French and Indian War Date1754–1763 Location North America ResultTreaty of ParisTreaty of Paris, British Victory. Territorial changes All of New France east of the Mississippi River ceded to Great Britain; French territory to the west ceded to Spain; Spanish Florida ceded to Great BritainNew FranceMississippi River Spanish Florida Combatants France First Nations allies: Algonquin Lenape Wyandot Ojibwa Ottawa Shawnee Great Britain American Colonies Iroquois Confederacy Strength 3,900 regulars 7,900 militia 2,200 natives (1759) 50,000 regulars and militia (1759) Casualties 3,000 killed, wounded or captured10,400 killed, wounded or capture
2. King George III Became King in 1760 He was more firm with the colonist than any King had been before
King George III King George III placed taxes on the colonists on many everyday items to help pay off the war debt. Stamp Act of 1765- 1 st direct tax; the colonist had to pay taxes on the following items –Legal document, pamphlets, newspapers, dice, and playing cards –Other taxes were on tea, sugar, glass, and paper
King George III British Revenue increased, but so did hostility with the colonist –Good idea with bad results Colonist got together and boycotted British Goods
King George III Boston Tea Party –December 16, 1773 –A group of colonist dressed up like Mohawk Indians and dumped 342 cases of Tea into the Harbor
King George III Intolerable Acts –Also known as the Coercive Acts –Passed in retaliation to the Boston Tea Party –They closed Boston Harbor and said that Massachusetts could no longer govern itself –Revolution is in the air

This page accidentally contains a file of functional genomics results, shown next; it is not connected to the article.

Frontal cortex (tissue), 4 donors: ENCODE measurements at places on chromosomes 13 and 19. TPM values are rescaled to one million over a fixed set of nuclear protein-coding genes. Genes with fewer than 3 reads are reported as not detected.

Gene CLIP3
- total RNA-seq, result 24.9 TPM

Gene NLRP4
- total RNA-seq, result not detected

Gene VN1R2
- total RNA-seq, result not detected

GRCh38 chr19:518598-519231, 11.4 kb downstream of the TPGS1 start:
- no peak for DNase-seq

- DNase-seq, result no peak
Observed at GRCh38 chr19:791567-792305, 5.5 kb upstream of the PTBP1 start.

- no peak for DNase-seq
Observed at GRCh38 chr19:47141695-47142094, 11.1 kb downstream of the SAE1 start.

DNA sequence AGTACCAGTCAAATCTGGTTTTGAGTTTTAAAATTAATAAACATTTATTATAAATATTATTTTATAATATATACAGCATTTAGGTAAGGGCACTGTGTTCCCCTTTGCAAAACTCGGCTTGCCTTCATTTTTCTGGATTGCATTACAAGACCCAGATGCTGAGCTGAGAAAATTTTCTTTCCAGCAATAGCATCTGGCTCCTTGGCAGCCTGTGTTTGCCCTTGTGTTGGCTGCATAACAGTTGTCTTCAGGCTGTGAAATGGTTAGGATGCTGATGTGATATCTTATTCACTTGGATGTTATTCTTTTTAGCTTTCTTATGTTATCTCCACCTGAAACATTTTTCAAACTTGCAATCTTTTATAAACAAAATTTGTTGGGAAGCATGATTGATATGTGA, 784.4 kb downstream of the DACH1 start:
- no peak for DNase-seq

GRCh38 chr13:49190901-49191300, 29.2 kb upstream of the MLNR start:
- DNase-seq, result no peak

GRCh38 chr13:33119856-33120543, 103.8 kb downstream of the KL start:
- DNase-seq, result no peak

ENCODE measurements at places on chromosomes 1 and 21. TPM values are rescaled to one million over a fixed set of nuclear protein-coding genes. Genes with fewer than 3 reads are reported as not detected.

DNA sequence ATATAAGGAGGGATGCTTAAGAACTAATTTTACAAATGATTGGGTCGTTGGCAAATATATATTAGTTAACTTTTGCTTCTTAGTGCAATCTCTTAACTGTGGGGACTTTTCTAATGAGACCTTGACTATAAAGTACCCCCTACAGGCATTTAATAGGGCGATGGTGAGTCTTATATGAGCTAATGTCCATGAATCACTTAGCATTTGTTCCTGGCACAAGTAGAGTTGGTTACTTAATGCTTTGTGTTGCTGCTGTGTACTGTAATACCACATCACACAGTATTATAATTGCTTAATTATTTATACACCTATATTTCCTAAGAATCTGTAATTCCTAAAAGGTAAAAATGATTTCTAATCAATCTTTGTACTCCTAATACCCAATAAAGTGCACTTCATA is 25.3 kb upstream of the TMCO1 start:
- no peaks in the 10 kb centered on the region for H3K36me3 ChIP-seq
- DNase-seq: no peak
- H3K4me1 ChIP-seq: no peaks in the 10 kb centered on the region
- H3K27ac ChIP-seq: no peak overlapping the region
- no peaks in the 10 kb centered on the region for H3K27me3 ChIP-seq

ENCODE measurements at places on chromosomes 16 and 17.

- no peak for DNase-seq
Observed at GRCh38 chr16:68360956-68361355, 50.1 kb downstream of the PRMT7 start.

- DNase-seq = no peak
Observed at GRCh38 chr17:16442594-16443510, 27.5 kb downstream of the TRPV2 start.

First Continental Congress 1774 Delegates from the colonies met to discuss Great Britain being out of control. They imposed an embargo on Great Britain. –Refused to trade with Great Britain or use their goods. Great Britain sent in troops to make sure the colonist were obeying them.
The Boston Massacre March 5, 1770 Heavy British military presence in Boston led to many quarrels. One incident led to British soldiers firing into a crowd of people 5 Americans were killed.
Lexington and Concord April 19, 1775 Shot Heard ‘Round the World The 1 st scrimmage of the war
Second Continental Congress May 10, 1775 – March 1, 1781 Delegates met again, declared themselves the central gov’t, and governed the colonies Set the ball a rollin’ John Hancock was the President
Key Figures in the American Revolution Thomas Paine Samuel Adams Richard Henry Lee Thomas Jefferson John Hancock George Washington
Second Continental Congress Lee’s Resolution was approved on July 2 The Declaration of Independence was approved on July 4
The War After the signing of the Dec. of Ind. Great Britain had to go to war with the Colonies. The war was long and bitter, but the American Colonist won with the help of: –Guerilla warfare –George Washington as General –France and Spain intervention In 1783, Great Britain recognized American Independence. Since the colonies were no longer subject to British rule they thought of themselves as states.
Articles of Confederation In 1777, a committee appointed by congress presented a plan of Government for the colonies called the Articles of Confederation. List the 13 original colonies
Articles of Confederation These Articles basically continued the structure already established by the 2 nd Continental Congress The States wanted a confederation instead of a strong National Government. –“Loose union of Independent States” By 1781, all 13 states had ratified (or approved) the Articles of Confederation.
Articles of Confederation The Government under this was made up of delegates (2 to 7) from each state –No President –No Executive Branch –No Federal Court System (Congress settled disputes b/w States)
Articles of Confederation Each state had only one vote in congress, no matter what the size or population of the state was. –Not cool with big states –Outline of the A of C handout
Weaknesses of the A of C The biggest problem was that the Articles of Confederation created a weak national Government, because the states weren’t willing to give up sovereign power.